By Amy Kent
Herald Staff Writer
---- — CAMANCHE — With the completion of a property appraisal, the Camanche City Council is one step closer to finalizing a deal on the purchase of a new City Hall.
Only two steps remain before the city can work on a real estate closing agreement with seller Bob Richeson and the former pharmacy building becomes property of the city of Camanche.
"I would guess a couple weeks," said city administrator Tom Roth in regards to a timeline for the property. "(Probably) a month or less and it's ours."
The city council approved an offer on the property at an Oct. 15 meeting for $175,000, pending an appraisal. Now, that the appraisal for the building and property has come back for $190,000, the council is feeling confident with their decision to approve the purchase.
The next step for the council is to wait for an updated abstract from property owner Richeson before a title opinion from city attorney Tom Lonergan can be prepared to move forward with the real estate closing.
"The abstract is the record of the property of any actions taken since the last time it was updated. What you're ultimately trying to do, is ensure that you're getting what you expected from the property," Roth said. "After the abstract is updated, Tom will come back to the city with an opinion that says the property is free and clear."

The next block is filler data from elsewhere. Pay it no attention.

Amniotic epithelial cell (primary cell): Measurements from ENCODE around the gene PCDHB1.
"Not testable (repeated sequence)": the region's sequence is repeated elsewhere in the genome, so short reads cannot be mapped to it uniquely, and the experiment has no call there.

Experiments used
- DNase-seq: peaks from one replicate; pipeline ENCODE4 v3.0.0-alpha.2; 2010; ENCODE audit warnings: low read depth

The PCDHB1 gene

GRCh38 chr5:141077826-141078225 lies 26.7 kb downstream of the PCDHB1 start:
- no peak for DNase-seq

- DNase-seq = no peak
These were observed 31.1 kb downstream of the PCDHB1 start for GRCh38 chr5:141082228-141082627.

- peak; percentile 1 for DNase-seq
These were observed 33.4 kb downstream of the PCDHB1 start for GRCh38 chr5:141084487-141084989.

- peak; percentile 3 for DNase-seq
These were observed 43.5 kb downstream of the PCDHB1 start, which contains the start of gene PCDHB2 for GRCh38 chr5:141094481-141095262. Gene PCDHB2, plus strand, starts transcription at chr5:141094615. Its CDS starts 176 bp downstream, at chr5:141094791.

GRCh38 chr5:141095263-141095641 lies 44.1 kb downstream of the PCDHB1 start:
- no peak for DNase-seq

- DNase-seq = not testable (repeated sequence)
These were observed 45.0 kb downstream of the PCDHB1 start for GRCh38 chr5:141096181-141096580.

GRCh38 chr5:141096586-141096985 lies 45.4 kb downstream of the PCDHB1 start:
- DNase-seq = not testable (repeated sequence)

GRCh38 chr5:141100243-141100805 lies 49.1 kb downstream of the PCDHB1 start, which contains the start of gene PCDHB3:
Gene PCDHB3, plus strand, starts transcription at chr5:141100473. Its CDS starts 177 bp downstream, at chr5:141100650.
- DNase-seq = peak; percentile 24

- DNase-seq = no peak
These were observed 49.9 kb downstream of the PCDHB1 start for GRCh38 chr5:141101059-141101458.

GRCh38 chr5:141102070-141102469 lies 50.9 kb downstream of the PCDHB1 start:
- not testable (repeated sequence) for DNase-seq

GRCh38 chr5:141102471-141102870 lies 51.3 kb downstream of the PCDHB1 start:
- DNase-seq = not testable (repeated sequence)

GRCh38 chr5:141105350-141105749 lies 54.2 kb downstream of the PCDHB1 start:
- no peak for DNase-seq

Once that happens, the city council will then look at open-floor plans presented by Bruce Harding, an architect with Shive-Hattery, and decide how they want to approach the design of the new City Hall.
In the months of discussion concerning the new location, the cost of the project has been the biggest issue the council has faced. Now, that an offer has been made, costs of the renovation are on the forefront of the council's mind.
In an attempt to save the city as much money as possible, Roth suggested the council entertain the idea of handling the demolition of the interior of the building themselves.
"One of the things I asked Bruce was whether we could save some money by kind of gutting the building ourselves," Roth said. "It's not really complicated, it's clear span and most of the stuff that's in there is not structural. So, possibly this winter we can go in there and get a roll off container and save some money by doing some of the demo ourselves."
If the council decides to handle the demolition themselves, that would save more money to be used for the design of the building, something the council is beginning to look into.
"I'll be glad to see how much room we have when you first come in," Councilwoman Linda Kramer said. "Because, security is an issue anymore we all know that, so that needs to be really looked at."
Roth estimates the cost of renovation to be roughly around $120,000, according to conversations he's had with Harding, but is expecting to get a more specific number sometime in the next week.